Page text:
By Pam S. Walker
Tim Streett was only 15 years old when he witnessed three men of a different ethnicity rob and murder his father. While his dad had been a chaplain in the Army and raised him to believe that God had the power to change lives and redeem them, Tim didn’t fully appreciate that, especially when he drifted from the Lord. That all changed 20 years later when he came face-to-face with the man, Don Cox, who drove the getaway car the night his father was killed. When God called Tim into a ministry that focused on reconciliation, he decided to pay a visit to Don in the maximum-security prison.
That day, Tim experienced true reconciliation and forgiveness that comes from truth of God’s Word combined with the power of His grace and Spirit. Through Tim’s help, Don was released from prison, is married, and working to help ex-offenders transition back into society.
This article is from the October / November 2020 issue.
In the wake of recent tragic events that have invoked racial unrest, the world needs more agents of reconciliation like Tim and Don. One person who knows that all too well is Dr. Charles Ware. For over 50 years, he has been passionately promoting reconciliation among ethnic and cultural groups, both inside and outside the church. As an urban pastor, counselor, educator, and nationally renowned speaker, Ware helps Christians gain a biblical perspective on race through his leadership of a ministry called Grace Relations, which stands for God’s Reconciliation at Christ’s Expense. As a ministry under the College of Biblical Studies, which was founded in 1979 in response to racism, Grace Relations’ mission is to glorify God by educating and equipping multiethnic Christian leaders to impact the world for Christ. It seeks to encourage Christians to grow in loving God and their neighbors as the biblical way of addressing the race issue.
Grace Relations Over Race Relations
Grace Relations teaches people to apply the grace of God to conversations about race and ethnicity, emphasizing grace relations over race relations.
“The Bible makes it clear that there is only one race, one human race. And there’s one ultimate answer, and His name is Jesus Christ,” Ware said. “His grace is deep and strong enough to handle the sins of the past. We don’t want to forget history. We want to learn from it. So grace will allow us to go back without tearing one another down, and blame and shame. The grace of God is powerful enough to change us in our present dysfunction. We can see a Saul get saved and become a Paul. Ultimately, I believe it is the grace of God that will change the heart of us as human beings and not force us together by the hand of the law.”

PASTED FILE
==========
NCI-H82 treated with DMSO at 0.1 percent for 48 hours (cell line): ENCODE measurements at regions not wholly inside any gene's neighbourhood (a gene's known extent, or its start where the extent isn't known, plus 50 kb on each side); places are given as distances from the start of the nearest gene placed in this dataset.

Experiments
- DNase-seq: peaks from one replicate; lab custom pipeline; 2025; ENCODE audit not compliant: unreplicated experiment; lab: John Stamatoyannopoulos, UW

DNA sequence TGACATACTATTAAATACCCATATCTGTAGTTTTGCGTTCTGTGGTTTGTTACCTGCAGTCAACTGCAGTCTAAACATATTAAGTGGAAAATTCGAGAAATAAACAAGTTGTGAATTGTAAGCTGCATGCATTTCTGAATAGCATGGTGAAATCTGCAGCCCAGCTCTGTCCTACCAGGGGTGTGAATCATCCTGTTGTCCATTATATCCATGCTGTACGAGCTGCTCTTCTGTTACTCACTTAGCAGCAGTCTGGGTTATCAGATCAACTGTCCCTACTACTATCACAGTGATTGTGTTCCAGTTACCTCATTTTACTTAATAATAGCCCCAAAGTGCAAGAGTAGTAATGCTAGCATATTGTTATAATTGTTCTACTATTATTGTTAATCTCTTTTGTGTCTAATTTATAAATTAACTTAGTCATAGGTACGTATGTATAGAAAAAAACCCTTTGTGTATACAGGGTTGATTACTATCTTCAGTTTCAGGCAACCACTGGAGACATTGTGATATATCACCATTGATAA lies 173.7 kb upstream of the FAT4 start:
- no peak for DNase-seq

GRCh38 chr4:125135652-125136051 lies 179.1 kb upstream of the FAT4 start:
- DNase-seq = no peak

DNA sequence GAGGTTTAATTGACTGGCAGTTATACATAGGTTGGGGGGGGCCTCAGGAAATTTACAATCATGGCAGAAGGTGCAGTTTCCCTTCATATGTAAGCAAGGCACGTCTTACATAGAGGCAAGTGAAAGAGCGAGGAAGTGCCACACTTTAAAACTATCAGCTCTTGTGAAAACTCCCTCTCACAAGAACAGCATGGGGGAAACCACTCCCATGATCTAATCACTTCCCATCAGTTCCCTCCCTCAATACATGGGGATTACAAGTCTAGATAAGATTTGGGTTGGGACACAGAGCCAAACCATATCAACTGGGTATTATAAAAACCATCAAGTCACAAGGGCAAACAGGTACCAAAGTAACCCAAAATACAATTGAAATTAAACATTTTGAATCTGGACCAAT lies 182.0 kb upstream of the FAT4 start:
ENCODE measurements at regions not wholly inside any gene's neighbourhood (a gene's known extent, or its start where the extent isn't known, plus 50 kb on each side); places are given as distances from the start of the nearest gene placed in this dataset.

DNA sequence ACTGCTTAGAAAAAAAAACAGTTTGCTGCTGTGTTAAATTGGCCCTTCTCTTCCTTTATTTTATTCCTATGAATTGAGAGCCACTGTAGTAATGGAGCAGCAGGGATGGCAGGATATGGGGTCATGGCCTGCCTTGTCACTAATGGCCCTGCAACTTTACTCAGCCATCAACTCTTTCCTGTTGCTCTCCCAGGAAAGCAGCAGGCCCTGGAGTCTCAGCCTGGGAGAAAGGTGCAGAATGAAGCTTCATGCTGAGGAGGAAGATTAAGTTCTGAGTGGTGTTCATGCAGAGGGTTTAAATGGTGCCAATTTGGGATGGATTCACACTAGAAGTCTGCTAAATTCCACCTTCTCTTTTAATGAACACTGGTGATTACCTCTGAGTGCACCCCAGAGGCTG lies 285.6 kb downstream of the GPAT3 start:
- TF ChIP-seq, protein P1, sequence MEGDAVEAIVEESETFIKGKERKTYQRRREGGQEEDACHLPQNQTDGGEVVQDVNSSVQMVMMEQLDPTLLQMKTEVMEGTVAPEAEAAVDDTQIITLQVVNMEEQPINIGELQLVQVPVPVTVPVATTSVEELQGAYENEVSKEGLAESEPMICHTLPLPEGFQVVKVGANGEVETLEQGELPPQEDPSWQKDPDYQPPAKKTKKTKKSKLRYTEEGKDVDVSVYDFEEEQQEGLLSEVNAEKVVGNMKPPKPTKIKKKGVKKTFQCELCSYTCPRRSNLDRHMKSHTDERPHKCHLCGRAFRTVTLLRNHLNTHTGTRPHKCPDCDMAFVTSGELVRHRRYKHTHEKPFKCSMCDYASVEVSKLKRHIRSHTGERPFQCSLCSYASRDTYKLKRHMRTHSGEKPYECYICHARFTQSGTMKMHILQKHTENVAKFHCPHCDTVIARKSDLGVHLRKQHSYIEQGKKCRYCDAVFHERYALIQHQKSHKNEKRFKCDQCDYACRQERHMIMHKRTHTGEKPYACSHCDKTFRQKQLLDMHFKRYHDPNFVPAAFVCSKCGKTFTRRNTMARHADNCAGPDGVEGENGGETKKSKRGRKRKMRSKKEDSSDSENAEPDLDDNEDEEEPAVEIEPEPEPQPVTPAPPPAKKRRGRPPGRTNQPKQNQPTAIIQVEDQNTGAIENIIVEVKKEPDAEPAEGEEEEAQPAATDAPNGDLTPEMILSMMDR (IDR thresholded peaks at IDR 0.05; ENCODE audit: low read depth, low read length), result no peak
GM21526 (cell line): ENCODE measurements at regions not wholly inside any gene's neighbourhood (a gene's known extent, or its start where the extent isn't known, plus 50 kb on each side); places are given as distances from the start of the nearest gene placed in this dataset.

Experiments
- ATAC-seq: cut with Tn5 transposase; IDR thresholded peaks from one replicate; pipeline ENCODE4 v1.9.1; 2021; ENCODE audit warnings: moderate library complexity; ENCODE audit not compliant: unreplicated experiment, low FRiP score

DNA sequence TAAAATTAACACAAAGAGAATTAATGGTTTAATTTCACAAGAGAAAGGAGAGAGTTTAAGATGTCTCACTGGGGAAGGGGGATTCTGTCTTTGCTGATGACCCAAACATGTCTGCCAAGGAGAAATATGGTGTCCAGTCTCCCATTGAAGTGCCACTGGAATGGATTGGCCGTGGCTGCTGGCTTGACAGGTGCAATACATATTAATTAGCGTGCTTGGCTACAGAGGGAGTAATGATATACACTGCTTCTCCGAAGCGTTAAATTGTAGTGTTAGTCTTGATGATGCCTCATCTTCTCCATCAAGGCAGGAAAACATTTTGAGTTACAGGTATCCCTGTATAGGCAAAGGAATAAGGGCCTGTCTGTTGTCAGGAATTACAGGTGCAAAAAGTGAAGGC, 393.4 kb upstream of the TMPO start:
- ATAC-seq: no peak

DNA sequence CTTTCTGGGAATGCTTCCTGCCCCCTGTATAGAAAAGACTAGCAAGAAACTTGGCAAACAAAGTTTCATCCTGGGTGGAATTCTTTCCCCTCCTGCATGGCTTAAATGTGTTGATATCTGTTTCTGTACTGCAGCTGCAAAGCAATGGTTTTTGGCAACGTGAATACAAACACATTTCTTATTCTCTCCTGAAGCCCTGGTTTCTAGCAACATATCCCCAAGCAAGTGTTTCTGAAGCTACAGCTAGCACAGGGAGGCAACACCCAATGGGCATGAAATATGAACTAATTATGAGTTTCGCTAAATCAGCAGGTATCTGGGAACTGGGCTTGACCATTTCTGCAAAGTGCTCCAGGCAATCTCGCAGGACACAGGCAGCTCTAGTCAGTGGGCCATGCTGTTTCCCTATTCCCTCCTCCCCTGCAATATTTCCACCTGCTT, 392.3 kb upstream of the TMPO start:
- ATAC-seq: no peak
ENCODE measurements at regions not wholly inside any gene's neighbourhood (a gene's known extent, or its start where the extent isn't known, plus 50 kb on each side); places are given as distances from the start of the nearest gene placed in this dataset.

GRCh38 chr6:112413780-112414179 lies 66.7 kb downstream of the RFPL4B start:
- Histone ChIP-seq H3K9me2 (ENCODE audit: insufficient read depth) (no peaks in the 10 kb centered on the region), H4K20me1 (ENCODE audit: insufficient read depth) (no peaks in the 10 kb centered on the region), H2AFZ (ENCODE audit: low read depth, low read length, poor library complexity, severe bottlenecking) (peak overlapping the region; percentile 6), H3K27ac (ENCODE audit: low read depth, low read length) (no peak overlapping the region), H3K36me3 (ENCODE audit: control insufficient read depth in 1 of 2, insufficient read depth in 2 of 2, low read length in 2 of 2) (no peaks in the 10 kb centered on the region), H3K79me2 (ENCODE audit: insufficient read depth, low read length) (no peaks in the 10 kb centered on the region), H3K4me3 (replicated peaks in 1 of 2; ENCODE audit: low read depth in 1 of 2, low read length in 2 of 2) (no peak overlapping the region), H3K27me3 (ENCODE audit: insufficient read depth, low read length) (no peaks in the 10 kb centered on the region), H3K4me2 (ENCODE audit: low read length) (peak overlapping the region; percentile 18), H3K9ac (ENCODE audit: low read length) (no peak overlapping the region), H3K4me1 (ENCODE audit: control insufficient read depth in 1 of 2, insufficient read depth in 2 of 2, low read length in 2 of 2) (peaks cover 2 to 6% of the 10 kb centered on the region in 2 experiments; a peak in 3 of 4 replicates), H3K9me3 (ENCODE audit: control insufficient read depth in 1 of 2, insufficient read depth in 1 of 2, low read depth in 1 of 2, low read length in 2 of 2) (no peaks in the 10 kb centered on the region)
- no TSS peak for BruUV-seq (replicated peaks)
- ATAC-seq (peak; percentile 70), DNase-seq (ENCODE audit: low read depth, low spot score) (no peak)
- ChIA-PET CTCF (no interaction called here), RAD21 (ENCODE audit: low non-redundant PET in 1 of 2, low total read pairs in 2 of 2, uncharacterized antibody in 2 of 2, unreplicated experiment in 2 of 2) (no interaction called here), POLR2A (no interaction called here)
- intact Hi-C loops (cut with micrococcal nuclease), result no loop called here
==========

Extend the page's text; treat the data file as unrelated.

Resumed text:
It Starts With Respectful Conversation
As Ware explained, the starting point to improving race relations is having respectful communication. “Let’s have some “us” and “us” conversations. Let’s listen to one another. We should understand one another and have respectful conversations.” Respectful conversations come from being open and mature, Ware added.
“One thing that quite often happens is that you don’t have people mature enough to have an open conversation. So when people begin to speak, people begin to immediately get offended. And then the conversation, instead of being healthy, becomes very divisive. As James 3 states, there’s a wisdom from above and there is a wisdom from below. So much of our ‘wisdom’ is from below. It is sinful, it’s demonic, and it creates divisions and strife. We need that wisdom from above, which is what I try to model with having conversations that result in mutual understanding and deepening relationships.”